24 Books Every Woman Should Read, Because A Mental Workout Is Just As Important as a Trip to the Gym

by Leah Rocketto

Remember the last time you read a book that included razor-sharp social analysis, really steamy sex scenes, or a relatable character that just “got you?” Yeah, neither do we. It’s not that these books don’t exist. In fact, there are an abundance of books that every adult woman should read. It’s that your schedule doesn’t always allow hours for reading. 

Even a Grade A book nerd will admit that finding time to read isn’t easy. If you aren’t tirelessly trying to climb the corporate ladder, you’re giving your social life a little extra attention. And if you do find a spare second, you immediately feel guilty for not tackling your never-ending to-do list instead (or is that just me?).

It’s time to change that. We all need and deserve time to recharge, and what better way to do that than with a good book, especially one that makes you think or dream?

If it’s been forever since you picked up a book (or Kindle or iPad), then you’re probably wondering what to read. To help make the selection a little easier, here are 24 books that every woman should read in her adult life. From cheeky celebrity memoirs to insightful works of fiction, these books are bound to transport and entertain you when you need a break from tending to other people’s needs.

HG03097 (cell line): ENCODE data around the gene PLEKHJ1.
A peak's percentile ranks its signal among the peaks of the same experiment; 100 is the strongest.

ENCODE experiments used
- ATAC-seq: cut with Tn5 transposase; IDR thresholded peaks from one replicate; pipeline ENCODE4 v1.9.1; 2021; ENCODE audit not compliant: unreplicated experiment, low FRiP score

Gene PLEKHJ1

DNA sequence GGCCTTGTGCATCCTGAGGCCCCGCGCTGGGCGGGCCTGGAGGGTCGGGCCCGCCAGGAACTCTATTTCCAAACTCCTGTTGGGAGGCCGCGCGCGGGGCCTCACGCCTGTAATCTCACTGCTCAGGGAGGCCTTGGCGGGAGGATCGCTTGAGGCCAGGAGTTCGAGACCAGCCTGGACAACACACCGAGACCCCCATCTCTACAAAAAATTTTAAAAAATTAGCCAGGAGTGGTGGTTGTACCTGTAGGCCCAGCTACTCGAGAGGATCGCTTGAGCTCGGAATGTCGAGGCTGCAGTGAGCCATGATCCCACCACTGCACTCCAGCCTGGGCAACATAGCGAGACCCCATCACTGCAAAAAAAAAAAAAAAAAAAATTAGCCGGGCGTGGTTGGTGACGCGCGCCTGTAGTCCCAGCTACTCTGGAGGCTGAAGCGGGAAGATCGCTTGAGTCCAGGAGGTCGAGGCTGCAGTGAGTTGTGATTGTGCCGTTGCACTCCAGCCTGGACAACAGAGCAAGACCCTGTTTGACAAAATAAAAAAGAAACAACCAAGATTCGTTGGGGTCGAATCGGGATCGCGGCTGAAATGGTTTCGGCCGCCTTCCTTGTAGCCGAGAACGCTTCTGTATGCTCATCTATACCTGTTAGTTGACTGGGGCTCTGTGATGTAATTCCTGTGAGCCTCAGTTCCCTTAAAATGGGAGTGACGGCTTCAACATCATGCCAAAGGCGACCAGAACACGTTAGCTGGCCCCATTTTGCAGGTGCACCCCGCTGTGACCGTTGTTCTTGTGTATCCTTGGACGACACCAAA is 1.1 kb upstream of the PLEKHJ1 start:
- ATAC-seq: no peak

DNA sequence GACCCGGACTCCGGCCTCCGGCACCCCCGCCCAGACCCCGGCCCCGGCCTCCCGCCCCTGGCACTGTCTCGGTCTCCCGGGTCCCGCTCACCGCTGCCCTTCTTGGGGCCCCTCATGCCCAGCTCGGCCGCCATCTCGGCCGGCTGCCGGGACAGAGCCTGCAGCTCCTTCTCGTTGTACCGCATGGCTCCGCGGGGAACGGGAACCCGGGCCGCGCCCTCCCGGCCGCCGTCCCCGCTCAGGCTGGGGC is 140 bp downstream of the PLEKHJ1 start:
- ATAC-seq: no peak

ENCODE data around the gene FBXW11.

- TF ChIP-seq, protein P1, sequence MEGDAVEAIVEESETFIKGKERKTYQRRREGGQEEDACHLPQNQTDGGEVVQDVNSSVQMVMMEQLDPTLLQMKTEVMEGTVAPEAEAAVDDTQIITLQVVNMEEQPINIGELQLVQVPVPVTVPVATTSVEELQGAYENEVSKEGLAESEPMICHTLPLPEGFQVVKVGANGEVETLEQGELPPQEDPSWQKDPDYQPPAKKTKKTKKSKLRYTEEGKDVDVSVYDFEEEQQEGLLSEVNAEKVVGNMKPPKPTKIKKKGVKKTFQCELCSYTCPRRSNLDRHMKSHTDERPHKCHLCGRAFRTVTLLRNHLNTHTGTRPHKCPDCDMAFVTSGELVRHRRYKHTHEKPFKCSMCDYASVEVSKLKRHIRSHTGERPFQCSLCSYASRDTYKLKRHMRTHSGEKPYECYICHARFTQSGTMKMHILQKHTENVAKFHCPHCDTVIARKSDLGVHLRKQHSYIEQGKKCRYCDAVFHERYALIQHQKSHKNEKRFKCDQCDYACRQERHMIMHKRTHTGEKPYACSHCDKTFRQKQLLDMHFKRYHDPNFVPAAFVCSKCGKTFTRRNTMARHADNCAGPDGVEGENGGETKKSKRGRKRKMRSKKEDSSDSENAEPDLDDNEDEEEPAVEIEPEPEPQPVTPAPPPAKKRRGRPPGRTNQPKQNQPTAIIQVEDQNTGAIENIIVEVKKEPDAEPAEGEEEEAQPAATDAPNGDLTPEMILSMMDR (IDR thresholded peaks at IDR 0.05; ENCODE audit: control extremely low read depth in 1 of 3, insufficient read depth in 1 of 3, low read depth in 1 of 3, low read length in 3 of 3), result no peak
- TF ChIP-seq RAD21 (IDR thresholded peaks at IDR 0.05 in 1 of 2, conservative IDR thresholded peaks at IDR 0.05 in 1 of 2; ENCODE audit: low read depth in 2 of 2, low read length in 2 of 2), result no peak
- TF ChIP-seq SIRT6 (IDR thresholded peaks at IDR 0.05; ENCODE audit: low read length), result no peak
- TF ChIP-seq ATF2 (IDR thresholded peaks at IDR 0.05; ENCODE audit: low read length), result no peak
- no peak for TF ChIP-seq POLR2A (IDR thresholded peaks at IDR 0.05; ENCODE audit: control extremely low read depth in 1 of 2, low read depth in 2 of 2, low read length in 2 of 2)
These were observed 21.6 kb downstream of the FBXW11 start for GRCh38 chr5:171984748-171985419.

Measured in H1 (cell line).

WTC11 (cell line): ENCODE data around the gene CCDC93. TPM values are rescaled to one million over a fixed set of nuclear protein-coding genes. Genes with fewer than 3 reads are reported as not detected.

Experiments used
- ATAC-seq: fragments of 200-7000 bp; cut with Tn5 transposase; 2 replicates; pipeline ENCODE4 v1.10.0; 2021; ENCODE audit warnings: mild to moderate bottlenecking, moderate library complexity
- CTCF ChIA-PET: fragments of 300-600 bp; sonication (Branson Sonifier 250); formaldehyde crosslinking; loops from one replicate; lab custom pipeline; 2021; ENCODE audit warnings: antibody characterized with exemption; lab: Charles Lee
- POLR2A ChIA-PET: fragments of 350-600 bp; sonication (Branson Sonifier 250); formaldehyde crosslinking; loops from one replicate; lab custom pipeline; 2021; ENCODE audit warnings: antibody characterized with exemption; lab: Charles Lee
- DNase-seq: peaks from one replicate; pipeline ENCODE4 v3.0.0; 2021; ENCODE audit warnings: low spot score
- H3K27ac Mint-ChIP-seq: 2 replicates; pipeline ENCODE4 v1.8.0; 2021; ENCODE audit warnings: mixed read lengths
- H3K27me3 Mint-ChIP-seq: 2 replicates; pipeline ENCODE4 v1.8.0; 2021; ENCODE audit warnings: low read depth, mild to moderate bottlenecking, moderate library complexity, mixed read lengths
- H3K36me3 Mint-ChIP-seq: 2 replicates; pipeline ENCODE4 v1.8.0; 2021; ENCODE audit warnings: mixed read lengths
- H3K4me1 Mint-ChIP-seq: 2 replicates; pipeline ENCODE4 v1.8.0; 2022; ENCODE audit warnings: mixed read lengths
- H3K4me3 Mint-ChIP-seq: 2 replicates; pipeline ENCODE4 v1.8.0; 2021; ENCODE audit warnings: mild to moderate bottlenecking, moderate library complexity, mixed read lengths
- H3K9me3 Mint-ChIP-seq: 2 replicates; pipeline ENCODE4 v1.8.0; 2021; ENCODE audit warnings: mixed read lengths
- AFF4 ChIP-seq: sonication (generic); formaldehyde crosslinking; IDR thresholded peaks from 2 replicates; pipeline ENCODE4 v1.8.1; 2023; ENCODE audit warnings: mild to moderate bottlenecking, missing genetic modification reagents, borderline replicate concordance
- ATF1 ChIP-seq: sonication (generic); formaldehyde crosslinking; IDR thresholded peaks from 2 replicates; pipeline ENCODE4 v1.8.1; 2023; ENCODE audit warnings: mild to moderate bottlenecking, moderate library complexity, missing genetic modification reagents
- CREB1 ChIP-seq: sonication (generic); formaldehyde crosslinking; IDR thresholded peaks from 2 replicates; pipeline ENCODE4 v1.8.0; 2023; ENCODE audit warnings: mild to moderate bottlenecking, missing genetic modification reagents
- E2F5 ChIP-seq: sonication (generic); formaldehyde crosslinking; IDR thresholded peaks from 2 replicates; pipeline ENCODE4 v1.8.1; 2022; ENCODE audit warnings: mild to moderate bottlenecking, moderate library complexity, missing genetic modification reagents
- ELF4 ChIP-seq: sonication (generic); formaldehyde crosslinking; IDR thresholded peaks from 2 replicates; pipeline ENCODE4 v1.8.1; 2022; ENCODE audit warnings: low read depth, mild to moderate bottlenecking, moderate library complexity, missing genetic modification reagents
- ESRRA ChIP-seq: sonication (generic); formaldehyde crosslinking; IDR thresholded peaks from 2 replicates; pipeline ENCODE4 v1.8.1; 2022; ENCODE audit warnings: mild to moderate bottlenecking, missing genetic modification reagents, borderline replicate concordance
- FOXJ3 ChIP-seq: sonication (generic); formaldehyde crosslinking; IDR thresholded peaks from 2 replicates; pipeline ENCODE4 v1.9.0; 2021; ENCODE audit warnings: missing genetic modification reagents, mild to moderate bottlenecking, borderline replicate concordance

'A Tree Grows In Brooklyn' by Betty Smith


What can adult learn from an 11-year-old living in Brooklyn? A hell of a lot. Betty Smith’s breakout novel A Tree Grows In Brooklyn chronicles the trials and tribulations of an Irish-American adolescent and her family. Through this child’s eyes, you’ll be reminded that adversity shouldn’t stop you from thriving. 


'I Am Malala' by Malala Yousafzai


No woman, or person for that matter, embodies courage like Malala Yousafzai. On the surface, Yousafzai’s 2015 memoir I Am Malala chronicles a young girl’s fight for equal education. But dive a little deeper, and you’ll find a story of a family coming together to champion for change. Malala’s story will not only inspire you as an individual, but as a parent as well. 


'Bridget Jones’s Diary' by Helen Fielding


There was once a time when people met potential soul mates at a bar and not on a laptop from the comfort of their couch. Although dating rituals have changed since Helen Fielding published Bridget Jones's Diary, her lessons in love remain the same. Through protagonist Bridget Jones, we are reminded that a woman shouldn’t have to compromise who she is to find “The One.” 


'Bad Feminist' by Roxane Gay


Yes – you can genuinely like the color pink and giving blowjobs and still identify as a feminist. Littered with humor, honesty, and pop culture references, Gay’s essays in Bad Feminist offer a unique view on feminism that will have you screaming, “YAS! Finally someone who understands me!” 


'The Awakening' by Kate Chopin


The Awakening is the story of Edna Pontellier, a 19th century housewife struggling to accept the roles society has thrust upon her. Writing from a different era, Chopin tackles motherhood, sexuality, and femininity in a way that feels as relevant now as ever.  


'Are You There God? It’s Me Margaret' by Judy Blume